Why do organisations wait to communicate something as critical as a data breach? Shouldn't organisations be the first to know if there is trouble in the supply chain? But what if they simply don't have the third-party cyber risk information?
On reading about the Canada Post third-party breach, Threat Essentials took it to its intelligence platform for more information. In under a minute, the team was able to verify that a recently reported Canada Post's third-party breach had actually taken place back in December - almost six months before the announcement.
Whether Canada Post was simply unaware of the breach because it lacked the necessary third party threat intelligence - or its communication response strategy was lacking is unknown. The fact is that organisations today urgently need intel-lead third-party cyber risk management strategies and tools to see the systemic risks in their supply chain.
The exposure on the dark web of data belonging to Canada Post, stolen through the compromise of a third party, shows that the need for third-party cyber risk management or supply chain TPRM - is fast becoming critical. An initial breach of the third party, Commport Communications, reportedly occurred in late 2020; Canada Post took six months to reveal that its data had been stolen and leaked.
There is no indication that the data was publicly available at any point before the Lorenz leak blog emerged in early May 2021. However, the large gap between the initial compromise and the announcement by Canada Post almost half a year later, presents a large window where the extent of the compromise - and therefore the risk - was unknown.
Between July 2016 and March 2019, the criminal group published internal files with the names and addresses of 950,000 customers from 44 companies extracted from shipping labels. These had been siphoned from a partner's computer system and exfiltrated, most likely before they were hit with ransomware.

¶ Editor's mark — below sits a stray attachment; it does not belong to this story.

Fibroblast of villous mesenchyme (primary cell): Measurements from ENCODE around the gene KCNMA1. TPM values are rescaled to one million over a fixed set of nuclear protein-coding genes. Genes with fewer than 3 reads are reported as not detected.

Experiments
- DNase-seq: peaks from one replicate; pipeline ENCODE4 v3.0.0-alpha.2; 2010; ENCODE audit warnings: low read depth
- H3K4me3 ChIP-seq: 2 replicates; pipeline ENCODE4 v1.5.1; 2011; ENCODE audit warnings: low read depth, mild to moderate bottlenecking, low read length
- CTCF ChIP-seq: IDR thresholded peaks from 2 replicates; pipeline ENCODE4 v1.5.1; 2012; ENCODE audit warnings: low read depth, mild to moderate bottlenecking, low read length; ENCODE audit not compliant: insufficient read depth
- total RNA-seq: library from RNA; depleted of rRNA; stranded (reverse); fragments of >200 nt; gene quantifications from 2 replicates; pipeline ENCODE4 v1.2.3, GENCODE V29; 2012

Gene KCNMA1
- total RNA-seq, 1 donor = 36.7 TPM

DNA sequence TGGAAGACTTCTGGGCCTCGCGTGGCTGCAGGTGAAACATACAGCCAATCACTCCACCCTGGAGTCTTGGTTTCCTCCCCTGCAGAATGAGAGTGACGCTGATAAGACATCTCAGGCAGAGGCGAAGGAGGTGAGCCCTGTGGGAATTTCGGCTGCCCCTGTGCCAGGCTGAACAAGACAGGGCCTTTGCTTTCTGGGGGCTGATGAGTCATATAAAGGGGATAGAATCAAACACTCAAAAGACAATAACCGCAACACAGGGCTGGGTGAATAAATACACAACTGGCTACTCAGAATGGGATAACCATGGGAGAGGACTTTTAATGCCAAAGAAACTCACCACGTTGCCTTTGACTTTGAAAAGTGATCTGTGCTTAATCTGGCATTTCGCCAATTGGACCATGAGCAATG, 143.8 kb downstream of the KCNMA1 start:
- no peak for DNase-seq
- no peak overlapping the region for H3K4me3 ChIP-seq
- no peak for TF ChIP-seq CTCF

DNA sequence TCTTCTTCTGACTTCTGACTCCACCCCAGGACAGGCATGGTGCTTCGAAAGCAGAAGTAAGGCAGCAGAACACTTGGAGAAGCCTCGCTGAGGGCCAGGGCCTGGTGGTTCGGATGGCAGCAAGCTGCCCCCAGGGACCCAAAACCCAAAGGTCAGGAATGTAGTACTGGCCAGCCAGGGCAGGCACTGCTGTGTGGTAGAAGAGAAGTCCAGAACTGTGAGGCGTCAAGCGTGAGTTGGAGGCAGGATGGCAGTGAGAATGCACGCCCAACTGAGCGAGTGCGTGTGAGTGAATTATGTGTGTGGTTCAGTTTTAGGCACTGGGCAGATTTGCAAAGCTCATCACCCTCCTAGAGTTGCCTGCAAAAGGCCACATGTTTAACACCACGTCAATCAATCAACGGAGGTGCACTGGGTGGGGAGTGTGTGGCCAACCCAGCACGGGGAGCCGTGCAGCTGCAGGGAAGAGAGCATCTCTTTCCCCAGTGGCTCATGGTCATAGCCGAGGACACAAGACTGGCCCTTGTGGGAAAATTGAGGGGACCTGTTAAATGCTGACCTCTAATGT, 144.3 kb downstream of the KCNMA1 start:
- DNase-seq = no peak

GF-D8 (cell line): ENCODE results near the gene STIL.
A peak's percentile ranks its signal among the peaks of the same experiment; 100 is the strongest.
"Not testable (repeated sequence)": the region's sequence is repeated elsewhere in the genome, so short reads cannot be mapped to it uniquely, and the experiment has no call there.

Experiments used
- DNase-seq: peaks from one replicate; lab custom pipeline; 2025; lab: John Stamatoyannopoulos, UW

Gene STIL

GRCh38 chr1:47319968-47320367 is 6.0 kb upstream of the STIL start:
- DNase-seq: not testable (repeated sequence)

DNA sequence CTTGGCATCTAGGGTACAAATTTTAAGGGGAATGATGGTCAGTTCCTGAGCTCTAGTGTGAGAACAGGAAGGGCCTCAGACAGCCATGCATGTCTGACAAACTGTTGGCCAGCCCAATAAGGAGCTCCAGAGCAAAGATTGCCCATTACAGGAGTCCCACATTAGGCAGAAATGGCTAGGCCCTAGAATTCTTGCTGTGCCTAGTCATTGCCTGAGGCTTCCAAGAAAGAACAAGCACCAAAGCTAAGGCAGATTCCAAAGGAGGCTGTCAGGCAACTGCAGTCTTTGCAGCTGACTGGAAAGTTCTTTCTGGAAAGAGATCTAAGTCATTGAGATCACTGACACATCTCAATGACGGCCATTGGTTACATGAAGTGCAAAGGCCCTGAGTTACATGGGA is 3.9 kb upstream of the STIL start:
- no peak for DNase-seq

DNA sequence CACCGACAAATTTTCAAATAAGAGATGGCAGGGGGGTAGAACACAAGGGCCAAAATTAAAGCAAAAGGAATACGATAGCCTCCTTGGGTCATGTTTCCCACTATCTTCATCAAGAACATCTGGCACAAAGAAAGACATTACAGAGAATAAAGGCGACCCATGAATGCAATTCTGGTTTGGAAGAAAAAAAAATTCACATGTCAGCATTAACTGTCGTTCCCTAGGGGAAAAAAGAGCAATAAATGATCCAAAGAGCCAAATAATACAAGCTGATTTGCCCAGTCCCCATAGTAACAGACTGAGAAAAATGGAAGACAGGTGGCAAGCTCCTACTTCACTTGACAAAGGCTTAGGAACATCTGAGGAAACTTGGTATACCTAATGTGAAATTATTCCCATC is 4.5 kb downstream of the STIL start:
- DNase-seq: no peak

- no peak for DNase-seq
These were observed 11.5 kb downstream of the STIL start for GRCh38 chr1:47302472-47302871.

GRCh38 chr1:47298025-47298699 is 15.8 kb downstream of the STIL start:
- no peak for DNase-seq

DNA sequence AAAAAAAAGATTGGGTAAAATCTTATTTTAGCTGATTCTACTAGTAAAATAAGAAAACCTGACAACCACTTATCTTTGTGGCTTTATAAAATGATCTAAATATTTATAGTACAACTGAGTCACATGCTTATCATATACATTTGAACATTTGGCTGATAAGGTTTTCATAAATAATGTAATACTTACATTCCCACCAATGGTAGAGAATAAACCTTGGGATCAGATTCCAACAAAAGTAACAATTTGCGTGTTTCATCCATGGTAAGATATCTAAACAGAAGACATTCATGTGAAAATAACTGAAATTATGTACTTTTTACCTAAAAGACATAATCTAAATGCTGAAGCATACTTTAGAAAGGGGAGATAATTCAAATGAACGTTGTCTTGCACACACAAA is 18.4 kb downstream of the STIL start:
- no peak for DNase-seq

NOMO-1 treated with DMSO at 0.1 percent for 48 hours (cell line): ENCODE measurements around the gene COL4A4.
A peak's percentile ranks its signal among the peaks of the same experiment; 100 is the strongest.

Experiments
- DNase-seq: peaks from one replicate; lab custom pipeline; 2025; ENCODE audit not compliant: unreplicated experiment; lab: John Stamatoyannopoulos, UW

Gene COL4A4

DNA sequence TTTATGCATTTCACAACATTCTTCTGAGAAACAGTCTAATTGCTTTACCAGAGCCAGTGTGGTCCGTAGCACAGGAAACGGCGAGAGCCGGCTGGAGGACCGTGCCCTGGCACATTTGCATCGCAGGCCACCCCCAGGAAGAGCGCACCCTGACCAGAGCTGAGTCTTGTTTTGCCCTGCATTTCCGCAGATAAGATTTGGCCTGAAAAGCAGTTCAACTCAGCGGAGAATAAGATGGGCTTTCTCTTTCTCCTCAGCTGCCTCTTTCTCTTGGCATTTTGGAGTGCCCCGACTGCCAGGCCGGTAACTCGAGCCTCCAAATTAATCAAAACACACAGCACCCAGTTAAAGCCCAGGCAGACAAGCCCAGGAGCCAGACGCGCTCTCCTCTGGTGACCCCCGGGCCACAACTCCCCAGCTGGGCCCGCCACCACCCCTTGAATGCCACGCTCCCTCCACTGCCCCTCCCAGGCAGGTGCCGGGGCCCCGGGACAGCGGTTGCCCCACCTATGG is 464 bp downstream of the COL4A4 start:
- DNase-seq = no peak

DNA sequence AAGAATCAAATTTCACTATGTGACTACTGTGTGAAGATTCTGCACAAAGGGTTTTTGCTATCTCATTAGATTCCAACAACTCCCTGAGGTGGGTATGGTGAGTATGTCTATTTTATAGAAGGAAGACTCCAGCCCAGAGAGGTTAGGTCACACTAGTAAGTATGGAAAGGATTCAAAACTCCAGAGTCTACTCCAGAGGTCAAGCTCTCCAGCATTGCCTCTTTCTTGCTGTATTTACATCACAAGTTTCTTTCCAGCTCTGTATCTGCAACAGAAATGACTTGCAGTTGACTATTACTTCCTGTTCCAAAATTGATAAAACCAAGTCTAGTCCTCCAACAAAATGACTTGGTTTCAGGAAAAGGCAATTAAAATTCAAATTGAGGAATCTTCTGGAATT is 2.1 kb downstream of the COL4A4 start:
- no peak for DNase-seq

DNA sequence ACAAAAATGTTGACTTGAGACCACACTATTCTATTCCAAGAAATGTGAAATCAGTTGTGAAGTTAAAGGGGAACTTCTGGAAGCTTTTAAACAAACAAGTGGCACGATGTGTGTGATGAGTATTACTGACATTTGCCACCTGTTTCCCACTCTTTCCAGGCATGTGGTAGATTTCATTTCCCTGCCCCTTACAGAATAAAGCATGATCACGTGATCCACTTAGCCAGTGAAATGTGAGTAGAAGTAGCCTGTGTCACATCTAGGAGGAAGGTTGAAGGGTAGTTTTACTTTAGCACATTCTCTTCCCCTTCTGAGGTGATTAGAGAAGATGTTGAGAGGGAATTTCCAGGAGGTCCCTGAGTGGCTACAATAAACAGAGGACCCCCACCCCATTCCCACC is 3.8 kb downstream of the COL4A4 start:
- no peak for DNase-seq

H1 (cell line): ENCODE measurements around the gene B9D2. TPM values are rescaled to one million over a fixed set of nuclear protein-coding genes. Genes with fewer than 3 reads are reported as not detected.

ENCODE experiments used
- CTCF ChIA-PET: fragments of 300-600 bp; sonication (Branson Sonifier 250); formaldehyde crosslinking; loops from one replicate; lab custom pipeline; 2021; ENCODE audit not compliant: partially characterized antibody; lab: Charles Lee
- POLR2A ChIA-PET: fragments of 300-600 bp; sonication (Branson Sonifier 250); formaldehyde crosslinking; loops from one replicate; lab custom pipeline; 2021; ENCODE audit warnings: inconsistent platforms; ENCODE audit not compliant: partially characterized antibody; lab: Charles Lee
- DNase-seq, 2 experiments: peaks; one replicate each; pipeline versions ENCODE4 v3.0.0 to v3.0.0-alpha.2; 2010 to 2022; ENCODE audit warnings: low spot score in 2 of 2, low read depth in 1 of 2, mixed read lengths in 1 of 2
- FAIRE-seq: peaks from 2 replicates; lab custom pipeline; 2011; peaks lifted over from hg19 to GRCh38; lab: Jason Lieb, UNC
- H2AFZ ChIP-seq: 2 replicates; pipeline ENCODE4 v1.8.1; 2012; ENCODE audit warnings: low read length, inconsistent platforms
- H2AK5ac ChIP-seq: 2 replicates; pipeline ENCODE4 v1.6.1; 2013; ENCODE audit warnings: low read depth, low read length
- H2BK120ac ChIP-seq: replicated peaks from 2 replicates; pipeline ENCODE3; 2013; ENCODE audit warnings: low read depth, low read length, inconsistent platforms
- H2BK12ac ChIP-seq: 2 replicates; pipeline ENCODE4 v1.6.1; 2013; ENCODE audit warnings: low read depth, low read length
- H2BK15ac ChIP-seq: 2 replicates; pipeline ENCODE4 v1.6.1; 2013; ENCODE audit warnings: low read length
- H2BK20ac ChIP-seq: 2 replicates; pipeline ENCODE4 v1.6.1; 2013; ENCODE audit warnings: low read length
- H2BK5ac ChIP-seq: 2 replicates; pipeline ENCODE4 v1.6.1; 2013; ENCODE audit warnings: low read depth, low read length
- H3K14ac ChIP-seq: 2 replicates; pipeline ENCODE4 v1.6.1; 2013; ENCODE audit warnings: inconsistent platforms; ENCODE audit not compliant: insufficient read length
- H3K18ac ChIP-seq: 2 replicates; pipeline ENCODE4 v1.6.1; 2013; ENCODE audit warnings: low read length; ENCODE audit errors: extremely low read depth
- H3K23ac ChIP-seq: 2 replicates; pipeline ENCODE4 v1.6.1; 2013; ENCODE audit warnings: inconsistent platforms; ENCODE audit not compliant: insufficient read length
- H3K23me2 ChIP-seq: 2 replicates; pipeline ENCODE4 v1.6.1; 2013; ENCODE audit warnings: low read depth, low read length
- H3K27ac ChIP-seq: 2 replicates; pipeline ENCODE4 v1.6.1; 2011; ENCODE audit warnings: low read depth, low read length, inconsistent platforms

The Lorenz ransomware group is a relatively new name for an operation that has run under several different names since mid-2017. Starting with ThunderCrypt, it evolved to become known as sz40 - in reference to the file extension applied to its encrypted files. Most recently, the group goes by the name Lorenz.
The group follows the familiar pattern of gaining access to a network and performing lateral movement across the victim's network until it gains control of the Domain Controllers, the main set of servers within a Windows network that manages logins, user identities and file shares. This gives the attackers the opportunity to discover sensitive internal files and stage them for uploading to a cloud storage account owned by the malicious group. Once complete, they will also deploy ransomware to add extra pressure on the victim organisation and open up for negotiations.
Threat Essentials' Third-Party Cyber Risk Management solution leverages a powerful threat intelligence platform detecting third-party compromises as they appear. This allows decision-makers to perform due diligence with potential vendors and enact data protection policies before it is too late.
|Data uploaded to Lorenz ransom site||December 20, 2020||Lorenz ransom site|
Leak blog first discussed on XSS
|May 4, 2021||XSS Forum|
Data shared in thread on RaidForums
|May 15, 2021||RaidForums|
Canada Post announcement
|May 26, 2021||
To find out how you can protect your organisation from cyber vulnerabilities in the supply chain, get in touch with Threat Essentials.